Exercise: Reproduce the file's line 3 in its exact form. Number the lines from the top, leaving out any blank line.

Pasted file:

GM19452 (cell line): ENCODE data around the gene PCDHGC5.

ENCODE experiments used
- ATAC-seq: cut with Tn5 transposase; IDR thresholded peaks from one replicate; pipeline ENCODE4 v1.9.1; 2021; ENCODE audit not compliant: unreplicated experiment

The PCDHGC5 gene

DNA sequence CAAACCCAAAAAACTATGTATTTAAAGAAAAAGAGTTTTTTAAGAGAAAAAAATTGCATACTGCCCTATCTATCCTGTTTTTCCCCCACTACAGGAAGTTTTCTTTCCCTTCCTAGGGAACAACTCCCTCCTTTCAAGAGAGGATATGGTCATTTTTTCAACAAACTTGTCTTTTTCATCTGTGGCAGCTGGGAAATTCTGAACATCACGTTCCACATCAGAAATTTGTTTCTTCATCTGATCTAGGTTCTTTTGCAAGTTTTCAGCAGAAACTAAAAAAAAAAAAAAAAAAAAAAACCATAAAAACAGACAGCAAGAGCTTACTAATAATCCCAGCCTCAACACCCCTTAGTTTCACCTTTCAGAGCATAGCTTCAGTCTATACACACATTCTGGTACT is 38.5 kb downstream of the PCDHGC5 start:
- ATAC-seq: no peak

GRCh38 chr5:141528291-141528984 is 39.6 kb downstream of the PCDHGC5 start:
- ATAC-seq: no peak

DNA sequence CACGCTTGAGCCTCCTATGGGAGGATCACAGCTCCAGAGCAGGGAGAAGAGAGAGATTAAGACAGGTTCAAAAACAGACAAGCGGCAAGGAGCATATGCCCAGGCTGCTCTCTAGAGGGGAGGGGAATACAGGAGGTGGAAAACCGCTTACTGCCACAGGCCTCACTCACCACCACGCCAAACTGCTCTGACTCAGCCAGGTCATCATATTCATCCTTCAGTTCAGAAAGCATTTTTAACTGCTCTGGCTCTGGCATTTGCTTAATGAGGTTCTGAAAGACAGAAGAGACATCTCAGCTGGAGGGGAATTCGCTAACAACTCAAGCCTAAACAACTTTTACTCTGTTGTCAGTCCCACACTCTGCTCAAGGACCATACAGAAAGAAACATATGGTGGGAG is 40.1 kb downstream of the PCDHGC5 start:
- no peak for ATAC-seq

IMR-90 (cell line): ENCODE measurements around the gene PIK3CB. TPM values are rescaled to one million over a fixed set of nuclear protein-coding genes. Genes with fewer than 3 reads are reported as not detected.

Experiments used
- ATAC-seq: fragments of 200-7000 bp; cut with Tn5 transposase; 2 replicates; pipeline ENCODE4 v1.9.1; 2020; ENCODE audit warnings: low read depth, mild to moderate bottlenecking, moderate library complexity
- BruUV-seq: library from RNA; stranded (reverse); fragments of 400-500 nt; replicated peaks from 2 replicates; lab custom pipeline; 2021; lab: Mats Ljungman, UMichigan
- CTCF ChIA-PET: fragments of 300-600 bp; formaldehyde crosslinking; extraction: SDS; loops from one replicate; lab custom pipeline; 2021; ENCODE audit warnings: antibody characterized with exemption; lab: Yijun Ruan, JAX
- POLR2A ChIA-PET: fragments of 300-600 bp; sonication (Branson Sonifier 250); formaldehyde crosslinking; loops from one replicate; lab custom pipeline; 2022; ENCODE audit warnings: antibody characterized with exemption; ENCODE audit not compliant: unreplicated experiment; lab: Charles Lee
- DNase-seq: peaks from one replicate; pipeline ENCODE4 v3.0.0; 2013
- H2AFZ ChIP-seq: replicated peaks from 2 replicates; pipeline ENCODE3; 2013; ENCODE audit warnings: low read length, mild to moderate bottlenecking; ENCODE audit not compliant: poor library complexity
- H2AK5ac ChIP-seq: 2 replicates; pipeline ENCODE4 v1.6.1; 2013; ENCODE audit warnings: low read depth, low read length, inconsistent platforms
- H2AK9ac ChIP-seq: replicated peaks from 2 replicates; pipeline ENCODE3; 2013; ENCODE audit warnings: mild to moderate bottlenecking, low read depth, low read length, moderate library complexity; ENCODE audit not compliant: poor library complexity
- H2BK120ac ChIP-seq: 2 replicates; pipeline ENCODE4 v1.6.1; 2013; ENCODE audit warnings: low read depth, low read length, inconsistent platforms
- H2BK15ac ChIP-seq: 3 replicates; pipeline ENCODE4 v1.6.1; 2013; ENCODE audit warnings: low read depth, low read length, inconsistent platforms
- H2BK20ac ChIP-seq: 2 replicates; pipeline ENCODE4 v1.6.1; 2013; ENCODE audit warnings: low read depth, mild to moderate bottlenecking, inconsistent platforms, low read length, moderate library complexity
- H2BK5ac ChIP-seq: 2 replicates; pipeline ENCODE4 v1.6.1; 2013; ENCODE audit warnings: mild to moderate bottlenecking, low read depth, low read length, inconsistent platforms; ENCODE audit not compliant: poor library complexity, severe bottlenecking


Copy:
- ATAC-seq: cut with Tn5 transposase; IDR thresholded peaks from one replicate; pipeline ENCODE4 v1.9.1; 2021; ENCODE audit not compliant: unreplicated experiment